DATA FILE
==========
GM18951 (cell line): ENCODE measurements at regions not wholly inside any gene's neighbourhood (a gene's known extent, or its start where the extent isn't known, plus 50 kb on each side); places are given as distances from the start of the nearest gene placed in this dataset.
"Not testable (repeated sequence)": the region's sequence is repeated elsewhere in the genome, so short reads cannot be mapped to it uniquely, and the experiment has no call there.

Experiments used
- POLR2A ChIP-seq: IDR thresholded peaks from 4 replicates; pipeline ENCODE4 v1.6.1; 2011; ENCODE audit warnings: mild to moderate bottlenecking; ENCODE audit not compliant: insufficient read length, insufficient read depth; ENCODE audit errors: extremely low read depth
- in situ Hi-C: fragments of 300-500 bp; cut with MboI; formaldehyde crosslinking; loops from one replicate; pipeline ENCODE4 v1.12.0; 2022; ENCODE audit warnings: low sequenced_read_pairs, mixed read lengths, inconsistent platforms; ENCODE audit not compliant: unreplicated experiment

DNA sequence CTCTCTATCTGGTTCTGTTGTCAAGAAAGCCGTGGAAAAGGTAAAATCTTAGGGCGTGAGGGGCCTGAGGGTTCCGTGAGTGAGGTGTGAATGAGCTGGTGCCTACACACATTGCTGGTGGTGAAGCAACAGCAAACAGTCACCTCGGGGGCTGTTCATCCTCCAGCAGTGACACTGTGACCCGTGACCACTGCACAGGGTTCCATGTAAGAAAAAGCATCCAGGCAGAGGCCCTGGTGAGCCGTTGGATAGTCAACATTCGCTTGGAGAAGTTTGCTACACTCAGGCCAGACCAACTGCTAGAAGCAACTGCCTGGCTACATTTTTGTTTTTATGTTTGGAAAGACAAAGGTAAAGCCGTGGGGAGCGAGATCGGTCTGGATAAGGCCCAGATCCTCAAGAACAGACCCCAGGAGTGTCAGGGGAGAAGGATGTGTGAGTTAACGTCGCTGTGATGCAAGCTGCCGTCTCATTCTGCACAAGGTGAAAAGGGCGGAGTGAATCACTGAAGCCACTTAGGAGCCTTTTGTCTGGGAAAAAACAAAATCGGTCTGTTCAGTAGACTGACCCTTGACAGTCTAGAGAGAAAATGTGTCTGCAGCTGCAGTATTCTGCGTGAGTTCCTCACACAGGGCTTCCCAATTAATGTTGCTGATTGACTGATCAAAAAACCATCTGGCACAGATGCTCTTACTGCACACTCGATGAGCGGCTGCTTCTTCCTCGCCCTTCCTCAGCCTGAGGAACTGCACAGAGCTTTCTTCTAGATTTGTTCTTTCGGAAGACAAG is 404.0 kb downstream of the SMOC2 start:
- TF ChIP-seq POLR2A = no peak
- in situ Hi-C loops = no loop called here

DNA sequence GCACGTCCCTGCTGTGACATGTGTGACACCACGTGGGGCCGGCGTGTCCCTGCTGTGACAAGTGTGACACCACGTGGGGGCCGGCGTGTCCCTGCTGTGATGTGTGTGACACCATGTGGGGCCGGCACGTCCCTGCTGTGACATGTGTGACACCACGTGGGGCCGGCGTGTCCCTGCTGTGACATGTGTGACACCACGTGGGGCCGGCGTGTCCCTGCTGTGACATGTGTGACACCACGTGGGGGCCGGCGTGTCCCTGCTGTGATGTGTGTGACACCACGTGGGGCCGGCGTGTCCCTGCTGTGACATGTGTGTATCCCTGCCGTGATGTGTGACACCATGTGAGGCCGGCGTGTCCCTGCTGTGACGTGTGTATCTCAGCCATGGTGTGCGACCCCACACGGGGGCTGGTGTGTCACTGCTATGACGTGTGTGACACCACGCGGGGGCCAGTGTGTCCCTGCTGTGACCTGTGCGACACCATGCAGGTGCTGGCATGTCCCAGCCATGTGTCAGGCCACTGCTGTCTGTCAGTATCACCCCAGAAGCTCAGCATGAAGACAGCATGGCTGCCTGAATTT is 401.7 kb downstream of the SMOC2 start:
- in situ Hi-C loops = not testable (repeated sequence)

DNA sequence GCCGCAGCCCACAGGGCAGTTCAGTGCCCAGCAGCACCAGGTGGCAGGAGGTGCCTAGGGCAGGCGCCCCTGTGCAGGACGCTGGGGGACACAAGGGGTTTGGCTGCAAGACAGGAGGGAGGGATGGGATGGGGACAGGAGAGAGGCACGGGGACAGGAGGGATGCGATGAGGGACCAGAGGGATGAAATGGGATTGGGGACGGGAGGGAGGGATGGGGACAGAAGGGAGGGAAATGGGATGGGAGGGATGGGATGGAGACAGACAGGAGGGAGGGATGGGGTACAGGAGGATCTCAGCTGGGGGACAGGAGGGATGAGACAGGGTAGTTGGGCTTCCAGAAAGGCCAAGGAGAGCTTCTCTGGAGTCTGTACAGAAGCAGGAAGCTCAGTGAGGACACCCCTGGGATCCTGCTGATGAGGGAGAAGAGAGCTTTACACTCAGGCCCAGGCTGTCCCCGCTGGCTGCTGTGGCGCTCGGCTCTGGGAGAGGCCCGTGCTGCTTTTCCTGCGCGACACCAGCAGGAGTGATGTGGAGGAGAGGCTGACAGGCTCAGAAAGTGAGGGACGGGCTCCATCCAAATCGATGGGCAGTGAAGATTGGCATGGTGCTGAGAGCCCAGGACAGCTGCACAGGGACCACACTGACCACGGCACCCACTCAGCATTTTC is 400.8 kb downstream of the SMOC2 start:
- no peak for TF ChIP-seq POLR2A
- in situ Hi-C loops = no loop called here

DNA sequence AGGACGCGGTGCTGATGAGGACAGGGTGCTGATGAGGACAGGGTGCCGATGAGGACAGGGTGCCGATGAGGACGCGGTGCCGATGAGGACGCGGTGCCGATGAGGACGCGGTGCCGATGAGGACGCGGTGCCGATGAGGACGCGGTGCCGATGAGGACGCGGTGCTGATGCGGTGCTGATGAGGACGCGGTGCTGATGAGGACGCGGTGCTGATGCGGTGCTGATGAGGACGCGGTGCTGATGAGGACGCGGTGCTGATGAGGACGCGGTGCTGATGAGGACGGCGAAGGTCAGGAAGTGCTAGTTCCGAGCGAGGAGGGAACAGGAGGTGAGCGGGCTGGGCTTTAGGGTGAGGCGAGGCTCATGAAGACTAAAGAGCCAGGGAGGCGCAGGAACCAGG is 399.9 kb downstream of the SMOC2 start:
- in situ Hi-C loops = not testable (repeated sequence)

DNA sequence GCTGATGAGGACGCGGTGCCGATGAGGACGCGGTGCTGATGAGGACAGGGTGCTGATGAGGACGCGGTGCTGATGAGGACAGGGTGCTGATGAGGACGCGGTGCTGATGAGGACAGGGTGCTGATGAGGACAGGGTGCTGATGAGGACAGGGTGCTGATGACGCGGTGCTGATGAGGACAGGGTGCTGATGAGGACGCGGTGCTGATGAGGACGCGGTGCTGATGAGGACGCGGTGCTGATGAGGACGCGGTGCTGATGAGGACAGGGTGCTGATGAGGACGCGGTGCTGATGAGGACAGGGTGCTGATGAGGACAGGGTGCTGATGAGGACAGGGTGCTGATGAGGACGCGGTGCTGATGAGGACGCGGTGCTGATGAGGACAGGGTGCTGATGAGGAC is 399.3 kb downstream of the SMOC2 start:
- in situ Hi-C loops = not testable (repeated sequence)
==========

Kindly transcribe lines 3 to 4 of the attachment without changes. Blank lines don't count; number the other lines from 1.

Experiments used
- POLR2A ChIP-seq: IDR thresholded peaks from 4 replicates; pipeline ENCODE4 v1.6.1; 2011; ENCODE audit warnings: mild to moderate bottlenecking; ENCODE audit not compliant: insufficient read length, insufficient read depth; ENCODE audit errors: extremely low read depth